The internet is packed full of average videos promoting products.
A very, very small number of them actually incorporate the subtleties of the medium into their message, and these are the best ones. Here are a few that tick the right boxes:
Long, long before the internet, pro-skaters turned amateur film-makers were producing countless videos for skateboard and bike enthusiasts the world over. These videos were highly sought after-it wasn’t unheard of for people to pay upwards of AUD$50 for a mail-order copy of a sought-after US or European release.
This product video, created and published by Edinburgh’s Inspired Bicycles, is exactly of that ilk of 90’s trick sports video. It addresses the interests of its niche succinctly and compellingly, by providing the niche with something they value highly (sweet tricks! for free!), all of it subtly branded. No surprise this has gone viral.
It’s a relief to find a marketing agency that wears their Web 2.0-compatible sense of humour proudly on their sleeve. There’s no better way (other than a few thousand positive tweets) to promote a marketing agency online than with a well-executed, disarmingly animated and coyly self-reflexive video. The appeal of this is not just the hilarious narrative and lo-fi drawings, it’s also the way the video endeavours to make the medium look more high-tech than it actually is (check the ‘buttons’ stationed along the progress bar). A hilarious example of YouTube being used with just the right amount of lo-fi to advertise something that is usually over-branded.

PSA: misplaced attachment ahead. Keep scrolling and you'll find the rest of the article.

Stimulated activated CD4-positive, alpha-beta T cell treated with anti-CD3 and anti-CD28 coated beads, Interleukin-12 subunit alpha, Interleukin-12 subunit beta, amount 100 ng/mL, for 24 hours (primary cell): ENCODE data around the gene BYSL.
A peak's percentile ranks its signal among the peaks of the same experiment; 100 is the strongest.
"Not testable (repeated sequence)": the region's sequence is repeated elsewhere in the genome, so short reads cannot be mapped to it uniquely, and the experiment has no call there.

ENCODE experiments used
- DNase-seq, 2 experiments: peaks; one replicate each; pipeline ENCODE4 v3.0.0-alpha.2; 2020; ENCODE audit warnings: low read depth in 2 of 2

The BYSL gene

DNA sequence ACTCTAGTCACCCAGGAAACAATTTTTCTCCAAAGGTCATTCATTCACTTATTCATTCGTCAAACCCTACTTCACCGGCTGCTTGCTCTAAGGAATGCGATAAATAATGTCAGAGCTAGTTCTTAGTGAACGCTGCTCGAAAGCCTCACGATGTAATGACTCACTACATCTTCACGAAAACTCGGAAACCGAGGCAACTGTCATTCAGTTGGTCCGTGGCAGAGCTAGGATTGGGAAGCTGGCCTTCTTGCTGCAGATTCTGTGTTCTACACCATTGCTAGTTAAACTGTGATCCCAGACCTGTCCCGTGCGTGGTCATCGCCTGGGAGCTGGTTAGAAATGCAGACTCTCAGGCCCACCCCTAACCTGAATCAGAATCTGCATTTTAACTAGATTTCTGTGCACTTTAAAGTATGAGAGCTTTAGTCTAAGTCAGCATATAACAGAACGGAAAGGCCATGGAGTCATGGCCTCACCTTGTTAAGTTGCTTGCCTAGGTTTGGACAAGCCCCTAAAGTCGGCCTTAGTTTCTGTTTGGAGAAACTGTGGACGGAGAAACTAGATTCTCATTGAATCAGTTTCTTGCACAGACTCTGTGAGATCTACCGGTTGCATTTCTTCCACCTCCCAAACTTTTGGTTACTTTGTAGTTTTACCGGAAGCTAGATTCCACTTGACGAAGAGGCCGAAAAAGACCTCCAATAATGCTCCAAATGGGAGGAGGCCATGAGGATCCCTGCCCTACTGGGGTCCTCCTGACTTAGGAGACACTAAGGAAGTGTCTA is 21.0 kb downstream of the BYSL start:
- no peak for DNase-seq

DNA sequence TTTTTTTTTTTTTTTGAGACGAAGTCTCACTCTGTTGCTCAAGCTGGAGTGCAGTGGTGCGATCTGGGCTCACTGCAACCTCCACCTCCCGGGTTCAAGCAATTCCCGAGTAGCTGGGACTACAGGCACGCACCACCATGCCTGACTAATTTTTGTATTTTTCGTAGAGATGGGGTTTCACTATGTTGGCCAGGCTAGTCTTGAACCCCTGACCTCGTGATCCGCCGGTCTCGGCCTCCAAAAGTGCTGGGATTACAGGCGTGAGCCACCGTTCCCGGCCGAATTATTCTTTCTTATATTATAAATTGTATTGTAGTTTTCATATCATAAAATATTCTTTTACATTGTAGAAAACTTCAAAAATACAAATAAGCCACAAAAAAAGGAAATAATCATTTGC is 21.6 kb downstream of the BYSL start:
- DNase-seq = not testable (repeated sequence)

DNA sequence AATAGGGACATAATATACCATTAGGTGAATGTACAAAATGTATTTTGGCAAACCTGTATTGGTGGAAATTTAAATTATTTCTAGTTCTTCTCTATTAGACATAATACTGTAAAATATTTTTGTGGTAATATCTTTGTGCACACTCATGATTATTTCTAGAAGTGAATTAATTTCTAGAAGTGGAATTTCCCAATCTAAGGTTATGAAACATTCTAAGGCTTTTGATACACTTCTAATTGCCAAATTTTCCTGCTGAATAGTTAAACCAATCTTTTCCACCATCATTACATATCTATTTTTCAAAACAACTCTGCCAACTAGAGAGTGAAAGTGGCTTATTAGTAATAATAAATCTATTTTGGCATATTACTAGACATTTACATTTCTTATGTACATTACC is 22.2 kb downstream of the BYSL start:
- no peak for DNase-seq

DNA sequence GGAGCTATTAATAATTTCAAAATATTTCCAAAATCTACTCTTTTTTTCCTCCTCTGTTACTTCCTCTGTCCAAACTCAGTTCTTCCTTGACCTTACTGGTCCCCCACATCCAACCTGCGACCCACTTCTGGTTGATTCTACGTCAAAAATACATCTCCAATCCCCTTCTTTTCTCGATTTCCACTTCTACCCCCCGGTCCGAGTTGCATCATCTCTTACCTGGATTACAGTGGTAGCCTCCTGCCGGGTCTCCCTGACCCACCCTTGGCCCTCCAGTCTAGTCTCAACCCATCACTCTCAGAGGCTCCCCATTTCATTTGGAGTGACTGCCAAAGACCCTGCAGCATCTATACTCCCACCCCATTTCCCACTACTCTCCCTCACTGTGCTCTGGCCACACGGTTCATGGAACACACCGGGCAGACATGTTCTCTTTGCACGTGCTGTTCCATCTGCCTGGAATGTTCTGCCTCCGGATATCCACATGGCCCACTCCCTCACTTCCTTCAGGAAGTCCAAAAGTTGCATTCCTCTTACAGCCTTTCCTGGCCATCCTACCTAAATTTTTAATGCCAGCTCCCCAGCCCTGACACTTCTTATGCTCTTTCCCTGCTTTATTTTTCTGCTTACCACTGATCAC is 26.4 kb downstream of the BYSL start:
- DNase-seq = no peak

Advertising an HD video camera phone with a video-based riddle that is only solvable in high definition on YouTube is a remarkably clever thing to do.
The demographic that is most likely to buy such a camera are just the people who are tech-savvy enough (or who think they are, anyway) to solve such a tantalising riddle. This video is quietly brilliant, as it draws together the product, the medium and the interests of the target demographic into an irresistible and unprecedented marketing idea. As is often the case with ‘viral’ style product video campaigns, however, the ROI is difficult to gauge-especially given the viewers began to figure the riddle out after about 35,000 views. A good idea, regardless, and one that no doubt planted the Samsung brand squarely in the psyches of a highly desirable ‘electronic consumer demographic.
As we’ve seen with United Breaks Guitars, using goofy musical parodies in online video is an effective way of engaging an audience. Enter The Jeffersons singing ‘Moving on up’, Flight of the Conchords style, with accompaniment by a new Smule product: the leaf trombone iPhone applet. This video doesn’t initially seem as outrageous as it is, probably due to the absurdity of the advertisement cancelling out the absurdity of the product. But, the charmful pairing of content that references Gen-Y pop-culture with a product that is seeking the same audience is at once effective and endearing. #
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